The fact that our congress finally consigned ‘don’t ask – don’t tell’ to the dustbin of history is not that big a big deal.
Don’t get me wrong: it’s historic, it’s moving, it vindicates everyone who fought for this decision, and it endorses our beliefs that our brothers and sisters serving in the military can ‘access their integrity’, to quote Lt. Dan Choi, who was booted last year after coming out on national television.
I’m not saying it’s not important, but I’m a little leery about congratulating ourselves for doing what should have been done not seventeen years ago, but 50 or 80 years ago. To be sure, the battle for acceptance of sexual minorities in our military was a significant stop on the path to acceptance. But it seems odd to celebrate something that should have been done anyway, even without the battle.
We had no international celebration when our medical institutions defeated smallpox last century. We did not hold festivals for giving the vote to people who should have had the vote all along. We have held no celebrations when women began to earn equity in the work place (of course, they are still not earning at the levels of their male counterparts).
In the long history of the fight for civil rights of LGBT people, this military issue was not exactly at the top of the stack. The concurrent fights for the right to adopt, the right to fair and equal treatment in the work place and in accommodations, domestic partner rights which allow partners of LGBT people to visit their loved ones in the hospital, the right to inherit the estate of a gay partner who has died, and of course, the big, big question: the right to marry - these issues loom like skyscrapers over the landscape of public policy.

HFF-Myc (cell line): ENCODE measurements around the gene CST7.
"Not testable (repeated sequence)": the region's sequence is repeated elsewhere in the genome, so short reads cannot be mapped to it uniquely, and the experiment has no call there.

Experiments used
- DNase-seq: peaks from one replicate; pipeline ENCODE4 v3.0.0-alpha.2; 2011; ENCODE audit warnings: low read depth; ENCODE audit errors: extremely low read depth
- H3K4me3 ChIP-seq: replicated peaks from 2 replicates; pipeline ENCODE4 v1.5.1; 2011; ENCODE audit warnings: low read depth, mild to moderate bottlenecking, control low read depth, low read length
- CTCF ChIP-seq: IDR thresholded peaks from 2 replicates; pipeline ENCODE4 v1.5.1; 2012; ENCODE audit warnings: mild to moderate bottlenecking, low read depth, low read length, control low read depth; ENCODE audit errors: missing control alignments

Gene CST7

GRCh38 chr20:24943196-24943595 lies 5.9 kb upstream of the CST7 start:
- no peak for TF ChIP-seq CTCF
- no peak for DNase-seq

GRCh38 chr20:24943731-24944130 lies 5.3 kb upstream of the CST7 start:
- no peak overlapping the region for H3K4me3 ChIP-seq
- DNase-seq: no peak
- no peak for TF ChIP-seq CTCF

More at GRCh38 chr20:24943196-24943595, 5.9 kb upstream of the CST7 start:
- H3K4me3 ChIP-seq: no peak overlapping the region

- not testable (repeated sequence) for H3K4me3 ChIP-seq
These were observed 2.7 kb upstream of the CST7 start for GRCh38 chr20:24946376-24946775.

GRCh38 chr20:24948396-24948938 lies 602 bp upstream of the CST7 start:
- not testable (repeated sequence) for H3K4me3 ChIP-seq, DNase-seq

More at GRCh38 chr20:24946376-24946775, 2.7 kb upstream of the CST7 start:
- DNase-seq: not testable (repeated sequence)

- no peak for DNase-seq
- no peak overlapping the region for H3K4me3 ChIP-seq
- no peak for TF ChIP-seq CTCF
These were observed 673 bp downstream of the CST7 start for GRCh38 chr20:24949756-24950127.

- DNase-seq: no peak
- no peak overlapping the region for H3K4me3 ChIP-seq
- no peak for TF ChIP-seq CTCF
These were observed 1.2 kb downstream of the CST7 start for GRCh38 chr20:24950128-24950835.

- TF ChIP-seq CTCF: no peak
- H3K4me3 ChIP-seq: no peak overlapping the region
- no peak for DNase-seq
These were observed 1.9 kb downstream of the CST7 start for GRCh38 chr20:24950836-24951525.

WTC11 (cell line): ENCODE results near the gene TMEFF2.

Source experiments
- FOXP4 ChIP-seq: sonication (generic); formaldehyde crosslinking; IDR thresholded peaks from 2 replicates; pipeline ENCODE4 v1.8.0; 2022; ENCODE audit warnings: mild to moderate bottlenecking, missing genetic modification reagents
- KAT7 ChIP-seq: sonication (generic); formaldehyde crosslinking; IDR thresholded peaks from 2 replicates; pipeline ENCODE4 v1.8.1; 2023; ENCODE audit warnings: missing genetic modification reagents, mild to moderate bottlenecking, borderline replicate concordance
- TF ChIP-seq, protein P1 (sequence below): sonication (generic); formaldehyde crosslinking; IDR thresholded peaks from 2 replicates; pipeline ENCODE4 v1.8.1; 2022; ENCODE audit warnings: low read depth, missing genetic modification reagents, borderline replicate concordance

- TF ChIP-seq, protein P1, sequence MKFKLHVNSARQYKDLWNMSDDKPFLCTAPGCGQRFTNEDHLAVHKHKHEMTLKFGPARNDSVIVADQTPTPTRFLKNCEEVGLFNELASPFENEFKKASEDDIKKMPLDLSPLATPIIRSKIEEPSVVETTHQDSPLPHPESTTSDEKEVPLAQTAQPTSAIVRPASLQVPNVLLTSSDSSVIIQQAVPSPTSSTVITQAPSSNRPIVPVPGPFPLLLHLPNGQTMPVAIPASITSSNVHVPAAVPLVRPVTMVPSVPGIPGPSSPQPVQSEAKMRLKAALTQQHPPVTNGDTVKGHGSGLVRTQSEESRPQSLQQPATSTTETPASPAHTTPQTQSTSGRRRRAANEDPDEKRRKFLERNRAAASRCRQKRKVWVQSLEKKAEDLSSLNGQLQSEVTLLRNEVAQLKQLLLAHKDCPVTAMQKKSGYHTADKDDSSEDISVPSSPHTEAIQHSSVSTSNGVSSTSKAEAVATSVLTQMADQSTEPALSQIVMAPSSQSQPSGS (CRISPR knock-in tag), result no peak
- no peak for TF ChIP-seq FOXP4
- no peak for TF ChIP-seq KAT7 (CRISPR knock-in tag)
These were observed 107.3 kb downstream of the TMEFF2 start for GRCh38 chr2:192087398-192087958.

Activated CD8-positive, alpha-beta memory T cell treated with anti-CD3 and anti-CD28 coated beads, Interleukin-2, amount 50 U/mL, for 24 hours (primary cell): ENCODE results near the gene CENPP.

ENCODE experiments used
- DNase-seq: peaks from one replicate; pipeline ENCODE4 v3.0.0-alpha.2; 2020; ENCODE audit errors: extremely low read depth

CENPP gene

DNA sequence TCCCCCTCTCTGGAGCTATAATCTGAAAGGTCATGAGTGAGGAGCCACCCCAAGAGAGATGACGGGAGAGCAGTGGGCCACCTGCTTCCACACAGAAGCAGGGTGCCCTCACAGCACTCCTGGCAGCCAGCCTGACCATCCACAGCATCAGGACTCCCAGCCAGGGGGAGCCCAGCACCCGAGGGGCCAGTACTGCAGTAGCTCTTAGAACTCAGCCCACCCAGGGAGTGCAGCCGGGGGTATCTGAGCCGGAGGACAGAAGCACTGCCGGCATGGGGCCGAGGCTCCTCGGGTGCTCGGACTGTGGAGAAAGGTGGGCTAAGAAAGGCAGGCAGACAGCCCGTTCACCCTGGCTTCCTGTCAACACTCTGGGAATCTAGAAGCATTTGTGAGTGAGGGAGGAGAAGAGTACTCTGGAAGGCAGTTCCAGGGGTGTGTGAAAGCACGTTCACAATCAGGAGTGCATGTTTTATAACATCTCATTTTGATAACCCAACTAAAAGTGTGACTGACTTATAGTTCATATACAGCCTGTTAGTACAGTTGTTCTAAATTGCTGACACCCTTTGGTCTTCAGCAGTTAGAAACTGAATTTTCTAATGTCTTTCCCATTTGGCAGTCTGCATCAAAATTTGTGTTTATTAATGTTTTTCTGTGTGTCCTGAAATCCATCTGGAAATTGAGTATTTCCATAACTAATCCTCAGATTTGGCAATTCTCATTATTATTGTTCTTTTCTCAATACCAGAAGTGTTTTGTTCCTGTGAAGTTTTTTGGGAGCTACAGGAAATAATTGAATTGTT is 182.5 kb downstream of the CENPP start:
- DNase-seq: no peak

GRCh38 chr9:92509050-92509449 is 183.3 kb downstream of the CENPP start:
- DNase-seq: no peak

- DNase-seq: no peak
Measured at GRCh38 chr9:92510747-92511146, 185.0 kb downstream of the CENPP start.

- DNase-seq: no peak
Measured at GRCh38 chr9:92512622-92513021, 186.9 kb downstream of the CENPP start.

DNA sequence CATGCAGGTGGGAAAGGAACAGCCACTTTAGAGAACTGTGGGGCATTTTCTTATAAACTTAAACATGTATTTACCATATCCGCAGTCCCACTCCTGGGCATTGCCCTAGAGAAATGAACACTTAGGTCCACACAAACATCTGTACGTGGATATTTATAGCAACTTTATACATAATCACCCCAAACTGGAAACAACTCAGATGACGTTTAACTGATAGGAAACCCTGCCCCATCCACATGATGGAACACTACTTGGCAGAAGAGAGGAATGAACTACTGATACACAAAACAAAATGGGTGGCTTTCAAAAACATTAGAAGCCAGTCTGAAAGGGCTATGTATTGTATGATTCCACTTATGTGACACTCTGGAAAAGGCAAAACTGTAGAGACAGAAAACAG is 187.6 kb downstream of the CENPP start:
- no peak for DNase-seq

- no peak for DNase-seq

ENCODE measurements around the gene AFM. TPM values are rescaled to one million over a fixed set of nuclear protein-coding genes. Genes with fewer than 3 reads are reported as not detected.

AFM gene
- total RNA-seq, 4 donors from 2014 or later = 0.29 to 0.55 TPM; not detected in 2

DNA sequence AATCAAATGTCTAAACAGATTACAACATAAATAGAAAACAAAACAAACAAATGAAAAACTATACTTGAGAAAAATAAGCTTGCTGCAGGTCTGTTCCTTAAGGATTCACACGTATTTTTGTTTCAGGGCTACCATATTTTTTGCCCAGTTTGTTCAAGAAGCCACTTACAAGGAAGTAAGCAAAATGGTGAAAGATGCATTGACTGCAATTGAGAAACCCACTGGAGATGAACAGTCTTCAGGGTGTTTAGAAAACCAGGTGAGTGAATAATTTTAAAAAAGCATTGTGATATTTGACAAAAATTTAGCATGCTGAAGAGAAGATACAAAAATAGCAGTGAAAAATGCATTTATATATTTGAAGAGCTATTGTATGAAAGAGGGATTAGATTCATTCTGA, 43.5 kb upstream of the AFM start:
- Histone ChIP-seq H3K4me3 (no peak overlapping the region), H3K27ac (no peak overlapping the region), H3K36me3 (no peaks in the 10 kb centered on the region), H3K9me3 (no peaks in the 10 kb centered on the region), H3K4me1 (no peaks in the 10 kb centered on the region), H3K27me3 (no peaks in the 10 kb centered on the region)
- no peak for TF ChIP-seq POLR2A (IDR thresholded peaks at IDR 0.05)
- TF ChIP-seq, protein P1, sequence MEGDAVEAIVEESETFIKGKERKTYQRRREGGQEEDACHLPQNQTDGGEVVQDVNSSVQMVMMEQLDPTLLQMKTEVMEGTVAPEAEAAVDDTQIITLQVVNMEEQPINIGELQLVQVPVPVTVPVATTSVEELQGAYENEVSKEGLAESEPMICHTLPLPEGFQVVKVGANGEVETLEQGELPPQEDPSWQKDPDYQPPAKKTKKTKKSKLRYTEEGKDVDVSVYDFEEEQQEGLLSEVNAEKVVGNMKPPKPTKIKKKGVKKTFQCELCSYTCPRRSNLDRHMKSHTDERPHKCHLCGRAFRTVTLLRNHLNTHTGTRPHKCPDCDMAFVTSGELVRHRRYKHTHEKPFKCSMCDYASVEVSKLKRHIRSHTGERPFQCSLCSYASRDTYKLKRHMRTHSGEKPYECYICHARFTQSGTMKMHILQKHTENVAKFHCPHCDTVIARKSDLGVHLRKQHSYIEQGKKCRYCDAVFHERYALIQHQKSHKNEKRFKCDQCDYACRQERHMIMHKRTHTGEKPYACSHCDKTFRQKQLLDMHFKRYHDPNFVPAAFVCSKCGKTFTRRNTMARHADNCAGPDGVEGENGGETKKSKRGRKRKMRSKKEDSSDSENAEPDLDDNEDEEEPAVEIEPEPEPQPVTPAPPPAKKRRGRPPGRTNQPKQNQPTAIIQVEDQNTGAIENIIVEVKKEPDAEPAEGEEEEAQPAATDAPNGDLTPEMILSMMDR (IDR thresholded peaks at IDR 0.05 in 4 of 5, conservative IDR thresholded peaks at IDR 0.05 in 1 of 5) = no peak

While LGBT people can serve openly in the militaries of nearly two dozen countries, including Australia, Canada, Israel and Italy, gay people are still persecuted, injured, jailed, and executed in Uganda, Iran, Russia and other countries just for being who they are.
With a growing number of states in the US and countries around the world affirming the right to marry, gay marriage would have to be considered the biggest and most vital challenge in the fight for civil liberties. There is no issue more central, more vital, and more momentous that the right to legally choose who is allowed to marry whom. On that day, I will feel that the biggest hurdle to LGBT acceptance has been breached.
My comment about the repeal of ‘Don’t Ask…’ is more of a rhetorical flourish than a deep feeling. News of the US Senate’s vote on the question made tears well up in my eyes, and a deep and emotional feeling of vindication wash over me. We will take whatever victories we can, and fight for the ultimate right: to marry whomever we wish. The repeal of ‘Don’t Ask…’ may not be the biggest victory for Gay rights, but it is certainly big enough.
When every person has the right to live their life openly, with dignity and standing in their community, then I will celebrate like it was 1999.